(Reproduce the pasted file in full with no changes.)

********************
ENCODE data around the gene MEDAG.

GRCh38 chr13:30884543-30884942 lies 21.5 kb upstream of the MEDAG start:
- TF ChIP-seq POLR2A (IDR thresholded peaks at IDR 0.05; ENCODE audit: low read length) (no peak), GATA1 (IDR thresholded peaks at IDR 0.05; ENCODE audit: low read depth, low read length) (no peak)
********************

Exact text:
ENCODE data around the gene MEDAG.

GRCh38 chr13:30884543-30884942 lies 21.5 kb upstream of the MEDAG start:
- TF ChIP-seq POLR2A (IDR thresholded peaks at IDR 0.05; ENCODE audit: low read length) (no peak), GATA1 (IDR thresholded peaks at IDR 0.05; ENCODE audit: low read depth, low read length) (no peak)